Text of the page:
It has been a theme for many years that, aside from the occasional special teams contributions, rookies on the Pittsburgh Steelers, including even first-round draft picks, rarely contribute during their first season. That has been especially true over the years on defense, though less so on offense.
That pattern changed somewhat in 2013 due to a variety of circumstances, both foreseen and unforeseen, as many rookies—even undrafted players—got a good chunk of playing time on both sides of the ball. Therefore, there’s more to go on than usual when speaking about how their rookie seasons went.
Player: Markus Wheaton
Draft Status: 3rd round (97th overall)
With the departure of Mike Wallace in free agency, the Steelers made sure to address the wide receiver position in the 2013 draft, taking two wide receivers in the third and sixth rounds, respectively.
The first of those two, Markus Wheaton, expects to have a much bigger role in 2014, but his rookie season wasn’t much to speak of, considering he totaled just six receptions for 64 yards and six special teams tackles.
Wheaton was forced to fall behind before his rookie season even started due to school regulations, as he wasn’t allowed to attend the rookie minicamp and other early offseason activities. As a result, it took him longer to get involved and to establish a rhythm with the starters.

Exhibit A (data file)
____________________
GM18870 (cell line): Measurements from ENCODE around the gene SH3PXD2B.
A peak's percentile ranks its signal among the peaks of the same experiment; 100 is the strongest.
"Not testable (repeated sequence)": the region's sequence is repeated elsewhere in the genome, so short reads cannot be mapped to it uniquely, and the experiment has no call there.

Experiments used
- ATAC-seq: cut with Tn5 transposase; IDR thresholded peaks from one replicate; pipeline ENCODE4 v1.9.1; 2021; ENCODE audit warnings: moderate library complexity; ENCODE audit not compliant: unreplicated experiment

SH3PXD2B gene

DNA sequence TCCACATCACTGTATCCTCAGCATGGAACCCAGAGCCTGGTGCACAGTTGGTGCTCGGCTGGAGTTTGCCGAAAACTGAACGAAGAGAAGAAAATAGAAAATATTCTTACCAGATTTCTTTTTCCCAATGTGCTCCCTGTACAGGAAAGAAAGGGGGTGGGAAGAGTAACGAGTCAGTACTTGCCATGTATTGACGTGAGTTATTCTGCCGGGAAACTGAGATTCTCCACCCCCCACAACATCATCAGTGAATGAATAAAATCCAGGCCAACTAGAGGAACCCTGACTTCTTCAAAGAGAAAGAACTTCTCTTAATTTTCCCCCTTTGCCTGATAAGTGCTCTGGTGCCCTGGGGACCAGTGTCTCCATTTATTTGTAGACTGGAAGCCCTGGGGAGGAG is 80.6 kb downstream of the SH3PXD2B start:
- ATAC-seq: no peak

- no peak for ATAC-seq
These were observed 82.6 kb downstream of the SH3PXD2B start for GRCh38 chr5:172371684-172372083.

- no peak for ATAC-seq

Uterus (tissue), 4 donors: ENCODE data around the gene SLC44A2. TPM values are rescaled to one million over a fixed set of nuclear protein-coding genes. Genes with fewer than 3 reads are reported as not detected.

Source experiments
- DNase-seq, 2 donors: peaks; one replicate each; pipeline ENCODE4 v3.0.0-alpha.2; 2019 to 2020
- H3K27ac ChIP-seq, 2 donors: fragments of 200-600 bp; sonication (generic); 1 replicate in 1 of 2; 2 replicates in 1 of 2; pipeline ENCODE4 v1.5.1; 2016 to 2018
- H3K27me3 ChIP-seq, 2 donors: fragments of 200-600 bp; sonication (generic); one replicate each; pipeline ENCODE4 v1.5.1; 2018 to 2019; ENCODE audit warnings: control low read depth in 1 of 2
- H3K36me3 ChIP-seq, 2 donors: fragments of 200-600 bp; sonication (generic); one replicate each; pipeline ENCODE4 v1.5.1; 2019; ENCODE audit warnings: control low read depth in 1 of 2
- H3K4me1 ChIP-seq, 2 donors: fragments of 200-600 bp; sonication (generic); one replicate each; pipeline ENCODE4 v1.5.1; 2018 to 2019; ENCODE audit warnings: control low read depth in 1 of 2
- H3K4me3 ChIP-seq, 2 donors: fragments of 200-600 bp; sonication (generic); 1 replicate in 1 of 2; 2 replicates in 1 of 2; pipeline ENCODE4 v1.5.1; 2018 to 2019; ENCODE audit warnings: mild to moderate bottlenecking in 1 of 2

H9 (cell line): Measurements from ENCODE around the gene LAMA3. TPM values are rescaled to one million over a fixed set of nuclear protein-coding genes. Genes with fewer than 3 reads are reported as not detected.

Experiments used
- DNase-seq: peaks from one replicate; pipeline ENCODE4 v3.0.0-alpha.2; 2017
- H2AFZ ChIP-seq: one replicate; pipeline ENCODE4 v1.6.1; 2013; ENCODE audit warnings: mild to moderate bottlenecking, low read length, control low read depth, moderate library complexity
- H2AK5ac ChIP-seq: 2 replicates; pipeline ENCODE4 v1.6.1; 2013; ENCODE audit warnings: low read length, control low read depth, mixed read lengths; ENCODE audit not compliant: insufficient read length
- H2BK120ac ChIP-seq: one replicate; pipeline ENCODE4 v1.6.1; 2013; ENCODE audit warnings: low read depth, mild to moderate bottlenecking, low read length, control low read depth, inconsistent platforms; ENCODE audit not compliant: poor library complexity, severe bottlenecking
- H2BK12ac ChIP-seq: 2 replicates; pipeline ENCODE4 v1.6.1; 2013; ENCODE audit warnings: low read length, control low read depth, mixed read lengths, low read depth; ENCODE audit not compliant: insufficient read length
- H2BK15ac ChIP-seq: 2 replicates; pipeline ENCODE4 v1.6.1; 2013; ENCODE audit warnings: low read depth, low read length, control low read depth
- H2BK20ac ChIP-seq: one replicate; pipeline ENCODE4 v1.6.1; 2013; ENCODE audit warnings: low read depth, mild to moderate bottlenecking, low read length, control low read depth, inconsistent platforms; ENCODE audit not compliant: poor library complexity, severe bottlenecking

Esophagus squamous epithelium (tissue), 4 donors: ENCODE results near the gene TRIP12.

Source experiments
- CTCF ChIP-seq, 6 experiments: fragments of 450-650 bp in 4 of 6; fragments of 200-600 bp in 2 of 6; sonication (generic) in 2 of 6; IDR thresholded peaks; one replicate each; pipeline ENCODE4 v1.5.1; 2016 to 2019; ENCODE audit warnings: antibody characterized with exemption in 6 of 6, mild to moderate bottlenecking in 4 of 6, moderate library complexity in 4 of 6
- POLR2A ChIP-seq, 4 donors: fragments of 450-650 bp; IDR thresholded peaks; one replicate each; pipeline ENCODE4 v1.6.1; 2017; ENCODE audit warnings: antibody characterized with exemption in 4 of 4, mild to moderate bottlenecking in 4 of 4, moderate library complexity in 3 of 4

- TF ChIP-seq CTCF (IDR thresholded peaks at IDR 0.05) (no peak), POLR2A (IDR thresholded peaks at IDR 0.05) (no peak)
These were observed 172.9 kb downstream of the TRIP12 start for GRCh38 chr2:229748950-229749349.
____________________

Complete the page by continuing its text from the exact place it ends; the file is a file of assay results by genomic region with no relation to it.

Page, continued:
During the preseason, Wheaton was targeted 22 times, but caught only nine of those passes. Given that only one of those was deemed a drop, it’s reasonable to conclude that much of that disconnect had to do with the quarterbacks targeting him.
By the time the regular season rolled around, Wheaton was clearly the fourth receiver on the depth chart, averaging just seven snaps during the first three games. That changed in Week Four against the Minnesota Vikings, when he played 36 snaps, catching three of the five passes aimed his way for 26 yards.
Unfortunately, Wheaton broke a finger during the game, which required surgery, and as a result, he missed the next four games. By that time, Jerricho Cotchery had emerged as a serious receiving threat from the slot. He had just scored three touchdowns the week before against the Patriots.
Still, he saw his second-most extensive playing time his second game back against the Detroit Lions, in large part because of the fact that Emmanuel Sanders was injured early into the game. He was targeted four times, catching three of those passes for 38 yards, with 24 yards after the catch.
In total, Wheaton played about 160 snaps in his rookie season, catching six of 12 targets in his direction. 50 of those snaps came on running plays, on which he showed aptitude but had mixed success. He had a lot going against him during his rookie year between college restrictions and injuries, so he could experience a significant jump in his second year.
Previous Articles In This Series
Steelers 2013 Draft Class Review – LB Jarvis Jones
Steelers 2013 Draft Class Review – RB Le’Veon Bell